13th October 2023
Changes to restrictions around data transfers between the UK and the US have come into force this week, providing businesses and individuals with an easier way by which to send personal data to the States. Here’s what you need to know about the new ‘Data Bridge’:
Having formally opened on 12 October, the UK-US Data Bridge provides a new legal safeguard for UK organisations by permitting the transfer of personal data to the US if the organisation receiving it is listed on the EU-US Data Privacy Framework.
The new mechanism was adopted by the European Commission (which oversees data protection in Europe) back in July and has now extended the scope of the Framework to the UK.
Prior to the Data Bridge, if data was sent to the States, additional data protection contracts were required to ensure the transfer was lawful under the UK’s General Data Protection Regulation (GDPR) laws.
Before the change, UK GDPR and its EU equivalent prohibited transfers of personal data outside of the UK/EU without adequate safeguards. Examples of such safeguards include where both organisations sign up to approved “Binding Corporate Rules” and “Standard Contractual Clauses” approved by the data protection authorities and also adequacy decisions.
Adequacy is where the data protection authorities deem that another country provides an equivalent level of protection of personal data as the UK and EU, enabling the lawful transfer of personal data to organisations in such “adequate” countries.
Up to now, the USA has never been deemed as an “adequate” country by the UK and EU data protection authorities but there were previous mechanisms in place to facilitate EU to US transfers of personal data.
The former “Safe Harbour” and “Privacy Shield” agreements (the predecessors to the Data Bridge) were invalidated by the EU over various cases, partly due to the EU Commission’s view that the US does not have the ability to protect EU data subject's personal information from the US Government's national security and surveillance powers.
To address these concerns, the Framework states that US businesses must commit to certain privacy obligations when receiving EU and UK individuals’ personal data.
If organisations in the UK wish to rely on the Data Bridge, they should look to review their privacy policies and update them to highlight they will be using the Framework for data transfers with listed US organisations. It is also recommended that risk assessments are carried out in respect of all transfers.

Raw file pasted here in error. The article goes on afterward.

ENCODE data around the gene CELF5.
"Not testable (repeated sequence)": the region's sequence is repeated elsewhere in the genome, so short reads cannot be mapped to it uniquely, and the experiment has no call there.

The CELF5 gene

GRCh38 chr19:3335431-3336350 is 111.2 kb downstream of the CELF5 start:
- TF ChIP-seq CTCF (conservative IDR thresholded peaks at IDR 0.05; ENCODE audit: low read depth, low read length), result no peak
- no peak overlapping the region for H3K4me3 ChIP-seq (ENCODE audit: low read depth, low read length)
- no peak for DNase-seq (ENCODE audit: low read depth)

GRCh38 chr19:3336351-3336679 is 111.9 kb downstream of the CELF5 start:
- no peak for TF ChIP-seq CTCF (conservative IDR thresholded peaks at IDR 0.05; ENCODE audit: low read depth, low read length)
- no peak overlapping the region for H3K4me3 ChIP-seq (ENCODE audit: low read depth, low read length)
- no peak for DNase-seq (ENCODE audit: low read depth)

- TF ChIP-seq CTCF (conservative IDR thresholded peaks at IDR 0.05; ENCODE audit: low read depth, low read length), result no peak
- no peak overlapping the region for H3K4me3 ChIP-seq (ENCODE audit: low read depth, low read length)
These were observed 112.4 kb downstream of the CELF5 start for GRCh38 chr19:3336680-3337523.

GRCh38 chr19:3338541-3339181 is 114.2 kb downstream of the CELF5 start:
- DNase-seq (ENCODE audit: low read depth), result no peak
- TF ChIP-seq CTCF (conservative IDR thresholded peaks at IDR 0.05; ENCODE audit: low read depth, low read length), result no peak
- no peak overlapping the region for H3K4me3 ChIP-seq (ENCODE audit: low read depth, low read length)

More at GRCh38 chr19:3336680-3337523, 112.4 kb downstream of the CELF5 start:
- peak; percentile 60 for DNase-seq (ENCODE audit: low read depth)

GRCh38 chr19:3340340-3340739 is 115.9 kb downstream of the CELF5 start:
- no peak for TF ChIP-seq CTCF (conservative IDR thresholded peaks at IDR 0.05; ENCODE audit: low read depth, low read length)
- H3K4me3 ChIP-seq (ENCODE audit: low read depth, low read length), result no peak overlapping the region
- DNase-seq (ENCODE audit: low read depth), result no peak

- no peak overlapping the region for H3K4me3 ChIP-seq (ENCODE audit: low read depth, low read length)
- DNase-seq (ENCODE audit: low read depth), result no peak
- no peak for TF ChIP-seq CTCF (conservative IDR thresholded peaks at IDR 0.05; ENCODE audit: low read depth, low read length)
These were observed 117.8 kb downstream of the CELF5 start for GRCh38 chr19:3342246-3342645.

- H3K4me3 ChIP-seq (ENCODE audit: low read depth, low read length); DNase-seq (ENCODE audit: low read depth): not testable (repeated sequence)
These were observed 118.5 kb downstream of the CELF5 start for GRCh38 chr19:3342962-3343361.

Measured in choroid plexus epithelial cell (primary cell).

Not all US organisations can join the framework, however – for example, those in some financial areas such as banking and insurance and some tech areas such as telecoms. As such, UK organisations will need to check whether the recipients are listed prior to agreeing to any transfer.
In the event, the recipient is not signed up to the Framework, one of the pre-existing safeguards under UK GDPR need to be used - such as the International Data Transfer Agreement or the UK Addendum to Standard Contractual Clauses.
Abigail Sinden, Associate in the Thrings Commercial team, said: “US data transfers occur more often than we think as many marketing and software providers are based in the States. The launch of the Data Bridge means it is going to be easier for UK businesses to transfer data to the US without spending the time and cost of putting the additional safeguarding contracts in place.
“To ensure the compliance of all trans-Atlantic transfers with the law, we would always recommend for organisations to seek legal advice and ensure their data protection policies and contracts are suitably up-to-date to reflect this latest important change in regulations.”
Thrings’ Commercial lawyers are experienced in supporting businesses of all sizes through the complicated changing worlds of contracts, intellectual property and technology, helping clients to stay on top of new laws and ensure best practice. Get in contact to find out how they can help your business achieve its goals.